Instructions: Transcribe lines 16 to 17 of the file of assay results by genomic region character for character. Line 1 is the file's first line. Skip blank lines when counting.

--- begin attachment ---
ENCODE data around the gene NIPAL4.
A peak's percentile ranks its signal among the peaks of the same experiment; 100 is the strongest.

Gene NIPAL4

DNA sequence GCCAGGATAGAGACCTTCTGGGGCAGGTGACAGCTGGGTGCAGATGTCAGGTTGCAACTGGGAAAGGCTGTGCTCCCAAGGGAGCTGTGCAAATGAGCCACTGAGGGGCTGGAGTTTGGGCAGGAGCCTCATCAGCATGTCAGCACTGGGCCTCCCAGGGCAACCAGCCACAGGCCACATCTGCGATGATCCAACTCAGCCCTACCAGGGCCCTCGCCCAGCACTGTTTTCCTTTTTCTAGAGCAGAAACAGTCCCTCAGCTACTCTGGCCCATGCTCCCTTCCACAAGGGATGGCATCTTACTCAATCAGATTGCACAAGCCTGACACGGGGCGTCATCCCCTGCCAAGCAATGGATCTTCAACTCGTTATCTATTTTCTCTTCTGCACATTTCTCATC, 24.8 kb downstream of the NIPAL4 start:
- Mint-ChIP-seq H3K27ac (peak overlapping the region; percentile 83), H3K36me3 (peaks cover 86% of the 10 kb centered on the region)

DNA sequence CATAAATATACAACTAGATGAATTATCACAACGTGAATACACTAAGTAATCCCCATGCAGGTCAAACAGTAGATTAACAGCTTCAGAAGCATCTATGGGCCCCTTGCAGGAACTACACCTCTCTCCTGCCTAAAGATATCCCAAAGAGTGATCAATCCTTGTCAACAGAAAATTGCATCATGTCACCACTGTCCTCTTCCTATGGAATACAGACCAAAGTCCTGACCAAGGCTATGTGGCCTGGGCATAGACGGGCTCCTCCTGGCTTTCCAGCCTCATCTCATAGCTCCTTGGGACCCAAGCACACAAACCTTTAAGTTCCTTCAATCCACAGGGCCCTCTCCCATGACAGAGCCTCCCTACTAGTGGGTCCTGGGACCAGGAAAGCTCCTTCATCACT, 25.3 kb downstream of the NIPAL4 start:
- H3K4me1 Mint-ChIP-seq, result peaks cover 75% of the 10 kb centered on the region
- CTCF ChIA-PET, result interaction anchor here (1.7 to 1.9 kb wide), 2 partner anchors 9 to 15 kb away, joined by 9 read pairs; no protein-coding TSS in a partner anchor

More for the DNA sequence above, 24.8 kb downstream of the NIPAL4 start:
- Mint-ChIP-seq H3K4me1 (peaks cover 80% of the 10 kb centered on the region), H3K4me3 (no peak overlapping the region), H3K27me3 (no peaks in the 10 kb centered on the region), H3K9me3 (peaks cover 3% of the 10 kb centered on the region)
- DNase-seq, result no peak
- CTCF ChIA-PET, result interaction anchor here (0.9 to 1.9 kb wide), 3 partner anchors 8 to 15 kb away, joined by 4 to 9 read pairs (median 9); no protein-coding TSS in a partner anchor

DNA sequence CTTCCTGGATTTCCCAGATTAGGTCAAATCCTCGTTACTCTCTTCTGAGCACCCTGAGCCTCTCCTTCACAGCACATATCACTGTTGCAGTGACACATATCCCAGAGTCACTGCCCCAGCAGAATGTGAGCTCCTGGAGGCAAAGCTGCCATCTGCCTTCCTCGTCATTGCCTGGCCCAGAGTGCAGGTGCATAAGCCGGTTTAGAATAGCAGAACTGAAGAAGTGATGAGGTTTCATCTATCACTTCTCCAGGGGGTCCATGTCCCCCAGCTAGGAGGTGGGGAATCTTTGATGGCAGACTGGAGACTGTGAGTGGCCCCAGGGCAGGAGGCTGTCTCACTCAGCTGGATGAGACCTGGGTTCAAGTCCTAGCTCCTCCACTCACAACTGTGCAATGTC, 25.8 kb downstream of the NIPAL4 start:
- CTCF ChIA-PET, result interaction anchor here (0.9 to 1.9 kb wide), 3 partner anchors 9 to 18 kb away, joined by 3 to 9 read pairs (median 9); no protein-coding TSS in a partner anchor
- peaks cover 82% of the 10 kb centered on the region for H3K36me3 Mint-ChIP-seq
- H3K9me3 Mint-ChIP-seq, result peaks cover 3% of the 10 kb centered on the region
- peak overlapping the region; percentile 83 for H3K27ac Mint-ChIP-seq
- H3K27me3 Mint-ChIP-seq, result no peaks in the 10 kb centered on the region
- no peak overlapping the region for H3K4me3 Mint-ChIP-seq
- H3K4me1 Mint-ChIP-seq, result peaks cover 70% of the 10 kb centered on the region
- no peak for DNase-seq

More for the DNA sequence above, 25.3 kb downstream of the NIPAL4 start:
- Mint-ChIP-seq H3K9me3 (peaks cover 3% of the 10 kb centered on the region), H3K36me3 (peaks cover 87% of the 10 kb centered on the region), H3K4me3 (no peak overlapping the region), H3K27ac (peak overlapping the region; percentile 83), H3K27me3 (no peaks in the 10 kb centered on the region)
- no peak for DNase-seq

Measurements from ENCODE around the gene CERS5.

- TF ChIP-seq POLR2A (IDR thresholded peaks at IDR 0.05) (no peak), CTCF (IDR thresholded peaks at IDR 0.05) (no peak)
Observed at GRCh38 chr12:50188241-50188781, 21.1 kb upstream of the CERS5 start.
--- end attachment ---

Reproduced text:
- H3K9me3 Mint-ChIP-seq, result peaks cover 3% of the 10 kb centered on the region
- peak overlapping the region; percentile 83 for H3K27ac Mint-ChIP-seq